TMC is an independent, primarily volunteer organization that relies on ad revenue to cover its operating costs. Please consider whitelisting TMC on your ad blocker or making a Paypal contribution here: paypal.me/SupportTMC

Tesla BEV Competition Developments

Discussion in 'TSLA Investor Discussions' started by uselesslogin, May 25, 2014.

  1. uselesslogin

    uselesslogin Enthusiast

    Joined:
    Jun 13, 2013
    Messages:
    1,300
    Location:
    Omaha, NE
    I would like to start a second thread on competition which is specific to battery-only electric vehicles and does not discuss fuel cells.

    I'm not sure if this was discussed at length or if I lost it in the other thread but Nissan sent out a fairly interesting survey back in January. I agree the Leaf is not competition but I think it is highly likely Nissan will be the first established automaker to seriously compete with Tesla.

    The article and most interesting bit:
    Nissan Asks: Do You Want a 150-mile Nissan LEAF? How Much Would You Pay? - Transport Evolved Electric Car News
    "Perhaps the most interesting part of this hypothetical 150-mile car however, is that Nissan asked the owners it invited to take part in the survey to choose how much more they’d be willing to pay for the extra range. The most expensive choice was $5,000 more than the current model, indicating that Nissan may have dramatically reduced its battery manufacturing costs in recent months."

    Also, in this article a "battery guru" says the small-format cell's cost advantage has "eroded."
    Battery guru: Future of 18650 cells unclear beyond Tesla S - SAE International

    The most expensive choice in the survey was $5,000 and the current model has a range of 84 miles. Perhaps 150 miles would be a 42 kwh pack which would be 18 kwh larger than the current 24 kwh pack. That would indicate a battery cost of less than (and maybe much less than) $280/kwh for Nissan. That may not be very far from Tesla's cost (less than $160/kwh according to the SAE article but Tesla would have higher pack costs). The Nissan battery won't last as long and will degrade faster than Tesla but still at these prices they can compete especially since the Leaf hits a different demographic.

    For me this is very exciting. I'm very glad that Nissan is taking EVs seriously. I would like to see others start.
     
  2. Johan

    Johan Took a TSLA bear test. Came back negative.

    Joined:
    Feb 9, 2012
    Messages:
    6,890
    Location:
    Drammen, Norway
  3. woof

    woof Model S #P683 Blue 85 kWh

    Joined:
    Apr 30, 2009
    Messages:
    1,149
    I would add BMW as another serious player along with Nissan. Their i series BEVs are a good start, available in 50 states and around the world, so not just a compliance car. All indications are they will continue to flesh out the lineup with cars larger than the i3. While BMW goes up in size, Tesla will be coming down, so eventually they should compete directly.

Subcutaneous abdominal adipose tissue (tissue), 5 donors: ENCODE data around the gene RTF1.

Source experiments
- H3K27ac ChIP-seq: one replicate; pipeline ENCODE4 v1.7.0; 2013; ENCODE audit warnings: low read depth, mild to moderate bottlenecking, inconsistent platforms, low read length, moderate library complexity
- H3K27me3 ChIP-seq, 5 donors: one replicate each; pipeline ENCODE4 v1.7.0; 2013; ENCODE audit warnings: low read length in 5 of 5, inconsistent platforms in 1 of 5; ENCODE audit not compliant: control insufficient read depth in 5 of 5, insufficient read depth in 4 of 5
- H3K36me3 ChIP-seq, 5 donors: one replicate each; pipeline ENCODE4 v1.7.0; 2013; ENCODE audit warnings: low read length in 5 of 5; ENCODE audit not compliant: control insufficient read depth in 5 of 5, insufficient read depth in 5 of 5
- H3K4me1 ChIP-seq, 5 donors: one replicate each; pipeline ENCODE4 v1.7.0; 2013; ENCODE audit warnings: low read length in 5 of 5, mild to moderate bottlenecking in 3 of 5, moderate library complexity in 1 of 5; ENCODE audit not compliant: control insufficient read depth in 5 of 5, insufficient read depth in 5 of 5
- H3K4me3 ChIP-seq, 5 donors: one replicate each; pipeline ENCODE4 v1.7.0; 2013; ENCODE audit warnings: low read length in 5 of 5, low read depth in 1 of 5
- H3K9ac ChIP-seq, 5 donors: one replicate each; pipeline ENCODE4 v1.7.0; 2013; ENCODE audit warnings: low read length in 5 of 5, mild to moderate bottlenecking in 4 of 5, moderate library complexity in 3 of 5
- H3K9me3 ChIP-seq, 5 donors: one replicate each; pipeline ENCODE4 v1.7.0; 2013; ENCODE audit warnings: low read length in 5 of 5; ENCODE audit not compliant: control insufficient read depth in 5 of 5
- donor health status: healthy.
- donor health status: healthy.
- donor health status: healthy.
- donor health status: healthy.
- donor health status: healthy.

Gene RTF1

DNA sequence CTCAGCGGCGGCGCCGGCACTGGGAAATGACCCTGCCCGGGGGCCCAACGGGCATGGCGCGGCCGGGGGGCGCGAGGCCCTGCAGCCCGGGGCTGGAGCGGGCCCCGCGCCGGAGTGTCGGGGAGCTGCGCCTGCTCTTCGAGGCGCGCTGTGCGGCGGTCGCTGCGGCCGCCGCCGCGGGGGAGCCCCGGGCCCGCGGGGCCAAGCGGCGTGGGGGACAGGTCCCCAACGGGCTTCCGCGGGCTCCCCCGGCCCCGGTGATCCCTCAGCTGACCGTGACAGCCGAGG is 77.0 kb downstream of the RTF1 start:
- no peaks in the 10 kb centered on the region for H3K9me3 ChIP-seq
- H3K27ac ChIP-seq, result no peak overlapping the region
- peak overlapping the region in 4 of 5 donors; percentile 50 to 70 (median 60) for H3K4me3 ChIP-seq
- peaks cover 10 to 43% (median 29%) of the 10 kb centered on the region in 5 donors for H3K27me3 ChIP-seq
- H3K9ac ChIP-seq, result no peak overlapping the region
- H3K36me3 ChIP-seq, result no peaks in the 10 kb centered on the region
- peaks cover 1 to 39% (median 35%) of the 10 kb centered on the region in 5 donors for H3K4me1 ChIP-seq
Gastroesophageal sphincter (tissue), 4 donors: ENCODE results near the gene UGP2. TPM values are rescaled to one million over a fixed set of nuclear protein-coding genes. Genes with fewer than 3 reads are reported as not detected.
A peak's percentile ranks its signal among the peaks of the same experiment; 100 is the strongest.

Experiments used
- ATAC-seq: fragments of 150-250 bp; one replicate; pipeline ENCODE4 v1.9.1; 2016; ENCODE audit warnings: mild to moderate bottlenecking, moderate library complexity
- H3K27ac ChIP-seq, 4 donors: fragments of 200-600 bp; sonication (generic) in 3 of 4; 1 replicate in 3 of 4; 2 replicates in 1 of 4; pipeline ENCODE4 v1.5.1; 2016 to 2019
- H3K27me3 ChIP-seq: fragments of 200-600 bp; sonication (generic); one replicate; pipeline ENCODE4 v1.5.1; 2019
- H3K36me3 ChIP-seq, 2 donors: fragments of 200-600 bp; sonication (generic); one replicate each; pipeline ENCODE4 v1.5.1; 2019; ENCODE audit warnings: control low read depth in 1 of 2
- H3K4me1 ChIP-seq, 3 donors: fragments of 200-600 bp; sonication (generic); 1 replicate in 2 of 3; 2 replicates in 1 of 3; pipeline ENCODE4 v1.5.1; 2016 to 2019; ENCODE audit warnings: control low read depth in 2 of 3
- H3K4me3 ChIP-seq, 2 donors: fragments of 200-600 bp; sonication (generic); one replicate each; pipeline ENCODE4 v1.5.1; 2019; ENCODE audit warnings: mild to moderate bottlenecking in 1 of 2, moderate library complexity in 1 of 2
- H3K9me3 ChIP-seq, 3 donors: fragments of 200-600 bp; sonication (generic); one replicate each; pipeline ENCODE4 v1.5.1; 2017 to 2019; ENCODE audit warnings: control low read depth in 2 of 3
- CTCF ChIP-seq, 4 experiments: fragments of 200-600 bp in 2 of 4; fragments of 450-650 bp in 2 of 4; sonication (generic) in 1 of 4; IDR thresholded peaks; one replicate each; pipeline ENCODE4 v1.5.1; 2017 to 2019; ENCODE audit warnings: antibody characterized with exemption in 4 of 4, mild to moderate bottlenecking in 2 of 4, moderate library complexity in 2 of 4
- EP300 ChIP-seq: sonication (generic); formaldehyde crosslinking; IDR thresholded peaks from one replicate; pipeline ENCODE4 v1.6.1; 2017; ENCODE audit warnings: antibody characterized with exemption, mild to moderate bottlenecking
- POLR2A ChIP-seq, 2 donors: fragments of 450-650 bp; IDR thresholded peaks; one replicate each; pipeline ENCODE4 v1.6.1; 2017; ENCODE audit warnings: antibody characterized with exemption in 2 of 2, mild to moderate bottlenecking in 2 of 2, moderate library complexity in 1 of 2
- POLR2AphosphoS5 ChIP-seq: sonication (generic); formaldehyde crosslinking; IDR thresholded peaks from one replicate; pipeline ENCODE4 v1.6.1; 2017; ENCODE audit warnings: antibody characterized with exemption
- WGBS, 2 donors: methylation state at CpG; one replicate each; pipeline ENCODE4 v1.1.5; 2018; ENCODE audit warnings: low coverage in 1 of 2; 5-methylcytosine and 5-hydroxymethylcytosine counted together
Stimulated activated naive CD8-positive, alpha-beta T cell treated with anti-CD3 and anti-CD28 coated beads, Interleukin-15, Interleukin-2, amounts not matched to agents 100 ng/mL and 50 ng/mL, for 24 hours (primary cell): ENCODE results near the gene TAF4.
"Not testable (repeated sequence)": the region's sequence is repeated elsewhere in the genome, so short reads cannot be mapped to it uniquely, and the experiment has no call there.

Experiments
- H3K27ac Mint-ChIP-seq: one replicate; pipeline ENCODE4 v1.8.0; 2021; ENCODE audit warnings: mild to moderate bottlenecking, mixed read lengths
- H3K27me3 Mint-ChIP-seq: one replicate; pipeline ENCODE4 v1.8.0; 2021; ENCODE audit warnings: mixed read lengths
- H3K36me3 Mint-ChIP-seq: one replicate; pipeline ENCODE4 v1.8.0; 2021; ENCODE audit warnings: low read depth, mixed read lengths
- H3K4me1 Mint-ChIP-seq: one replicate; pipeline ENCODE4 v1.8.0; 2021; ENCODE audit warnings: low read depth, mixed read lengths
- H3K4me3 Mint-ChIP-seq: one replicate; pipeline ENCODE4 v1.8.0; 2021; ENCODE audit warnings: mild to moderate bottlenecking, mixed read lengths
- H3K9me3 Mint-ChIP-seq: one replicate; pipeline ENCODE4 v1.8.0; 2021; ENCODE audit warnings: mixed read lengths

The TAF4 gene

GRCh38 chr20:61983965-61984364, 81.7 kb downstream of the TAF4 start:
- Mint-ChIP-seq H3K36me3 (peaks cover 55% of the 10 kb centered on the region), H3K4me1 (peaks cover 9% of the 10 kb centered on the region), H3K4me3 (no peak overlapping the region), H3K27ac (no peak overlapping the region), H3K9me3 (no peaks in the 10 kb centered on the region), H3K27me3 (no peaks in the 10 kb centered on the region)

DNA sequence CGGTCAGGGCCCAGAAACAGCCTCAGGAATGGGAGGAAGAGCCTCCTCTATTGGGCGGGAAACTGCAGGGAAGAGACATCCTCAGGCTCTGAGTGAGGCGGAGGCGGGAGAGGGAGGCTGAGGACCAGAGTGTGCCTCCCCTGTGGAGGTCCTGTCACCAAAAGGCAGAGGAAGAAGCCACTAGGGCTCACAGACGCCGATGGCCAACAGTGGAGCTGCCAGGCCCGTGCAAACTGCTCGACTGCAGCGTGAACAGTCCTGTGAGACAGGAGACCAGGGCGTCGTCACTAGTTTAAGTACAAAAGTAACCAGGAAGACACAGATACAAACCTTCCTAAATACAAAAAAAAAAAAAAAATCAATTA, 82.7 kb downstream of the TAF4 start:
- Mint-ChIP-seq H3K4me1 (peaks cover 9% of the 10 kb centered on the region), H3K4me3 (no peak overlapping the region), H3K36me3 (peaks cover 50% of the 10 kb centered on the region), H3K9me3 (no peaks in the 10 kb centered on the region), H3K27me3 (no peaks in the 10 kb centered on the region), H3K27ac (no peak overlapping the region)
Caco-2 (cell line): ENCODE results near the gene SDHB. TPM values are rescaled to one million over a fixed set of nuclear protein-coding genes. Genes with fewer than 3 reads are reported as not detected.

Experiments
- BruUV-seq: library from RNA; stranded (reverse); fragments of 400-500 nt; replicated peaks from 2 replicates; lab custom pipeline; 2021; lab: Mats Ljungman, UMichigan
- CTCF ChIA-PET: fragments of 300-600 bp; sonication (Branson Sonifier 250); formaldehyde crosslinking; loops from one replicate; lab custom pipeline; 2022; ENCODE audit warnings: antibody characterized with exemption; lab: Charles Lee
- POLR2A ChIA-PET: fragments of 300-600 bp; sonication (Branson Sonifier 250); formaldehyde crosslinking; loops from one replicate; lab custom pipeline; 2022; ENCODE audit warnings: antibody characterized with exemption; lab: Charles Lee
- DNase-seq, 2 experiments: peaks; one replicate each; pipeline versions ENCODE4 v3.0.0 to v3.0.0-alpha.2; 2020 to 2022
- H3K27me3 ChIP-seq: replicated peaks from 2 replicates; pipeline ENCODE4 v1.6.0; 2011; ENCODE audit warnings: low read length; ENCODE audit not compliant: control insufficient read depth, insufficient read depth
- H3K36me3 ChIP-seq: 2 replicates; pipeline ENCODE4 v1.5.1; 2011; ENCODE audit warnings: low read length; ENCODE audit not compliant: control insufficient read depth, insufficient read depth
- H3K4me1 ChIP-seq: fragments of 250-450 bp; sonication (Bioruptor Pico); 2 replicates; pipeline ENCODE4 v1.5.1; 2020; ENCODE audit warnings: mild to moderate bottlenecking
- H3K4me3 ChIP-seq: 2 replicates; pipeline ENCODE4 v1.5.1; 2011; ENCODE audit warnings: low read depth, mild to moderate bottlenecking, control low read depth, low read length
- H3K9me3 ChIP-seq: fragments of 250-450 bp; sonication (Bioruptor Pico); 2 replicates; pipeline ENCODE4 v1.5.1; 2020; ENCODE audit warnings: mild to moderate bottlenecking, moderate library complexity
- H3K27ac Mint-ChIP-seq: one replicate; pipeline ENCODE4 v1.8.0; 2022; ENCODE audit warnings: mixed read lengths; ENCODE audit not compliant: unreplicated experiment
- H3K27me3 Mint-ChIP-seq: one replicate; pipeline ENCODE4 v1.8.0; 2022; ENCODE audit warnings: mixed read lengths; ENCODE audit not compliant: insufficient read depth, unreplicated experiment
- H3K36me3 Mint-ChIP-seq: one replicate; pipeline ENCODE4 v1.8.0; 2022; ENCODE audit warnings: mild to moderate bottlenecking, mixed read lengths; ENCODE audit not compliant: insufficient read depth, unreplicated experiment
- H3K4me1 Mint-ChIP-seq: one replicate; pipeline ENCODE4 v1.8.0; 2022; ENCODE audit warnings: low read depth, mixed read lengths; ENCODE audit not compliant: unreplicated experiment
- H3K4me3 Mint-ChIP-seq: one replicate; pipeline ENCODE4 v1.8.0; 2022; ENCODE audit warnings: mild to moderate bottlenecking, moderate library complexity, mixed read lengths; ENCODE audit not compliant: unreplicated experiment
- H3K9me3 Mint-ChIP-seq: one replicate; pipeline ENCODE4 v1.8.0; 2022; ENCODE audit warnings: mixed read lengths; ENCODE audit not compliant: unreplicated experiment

4. jerry33

    jerry33 S85 - VIN:P05130 - 3/2/13

    Joined:
    Mar 8, 2012
    Messages:
    12,756
    Location:
    Texas
    But they are hybrids not BEVs.
     
  5. ZsoZso

    ZsoZso Member

    Joined:
    Apr 24, 2014
    Messages:
    360
    Location:
    Brampton, Ontario
    The i8 is hybrid, but the i3 is pure BEV with an optional hybrid add-on. They have mentioned plans for an i5, but no info yet on whether that would be BEV or hybrid.
     
  6. jerry33

    jerry33 S85 - VIN:P05130 - 3/2/13

    Joined:
    Mar 8, 2012
    Messages:
    12,756
    Location:
    Texas
    My thought is that few i3s will be sold without the hybrid add on.
     
  7. stopcrazypp

    stopcrazypp Well-Known Member

    Joined:
    Dec 8, 2007
    Messages:
    7,047
    That might be the case in the US, but not necessarily world-wide. We won't really know until at least a year in and with the sales fleshed out.
     
  8. ZsoZso

    ZsoZso Member

    Joined:
    Apr 24, 2014
    Messages:
    360
    Location:
    Brampton, Ontario
    That sounds very good, but I am a bit skeptical about the 150-miles statement. You have to remember, that Nissan started advertising the Leaf pre-release with a 100-miles range promise, which turned out to be around 80 EPA rated miles. So when they talk about 150 miles range, they may very well mean only 50% larger battery than the current Leaf, i.e. 36kwh giving an EPA rated ~120miles. It is still better, but not quite the same thing.

    IMHO, to make a BEV a full solution and not limited to local city-driving commuter vehicle, it needs 2 things:
    1. At least 200 miles range on highway speeds
    2. Fast charging system that is no more than 30-40 minutes
    If these two capabilities exists, then the car can be used for road trips if fast charging infrastructure is sufficient along the route.

    Currently, Tesla is the only car that has these capabilities. A 150-mile Leaf would still not be enough...
     
  9. uselesslogin

    uselesslogin Enthusiast

    Joined:
    Jun 13, 2013
    Messages:
    1,300
    Location:
    Omaha, NE
    Another link:
    150 Mile Nissan LEAF Survey - Question Regarding DC Quick Charging | Inside EVs

    This also has some clarification that they are talking 150 miles EPA rating which is only 62 miles short of the Model S 60 kwh. 29 minutes to 80% charge (120 miles) is good. They need to get to 200 miles, I agree, but I think they are putting some serious effort in. I also think if they get this out in 2016 they will take some sales away from a Gen III product. Of course, those are sales Gen III could easily afford to lose.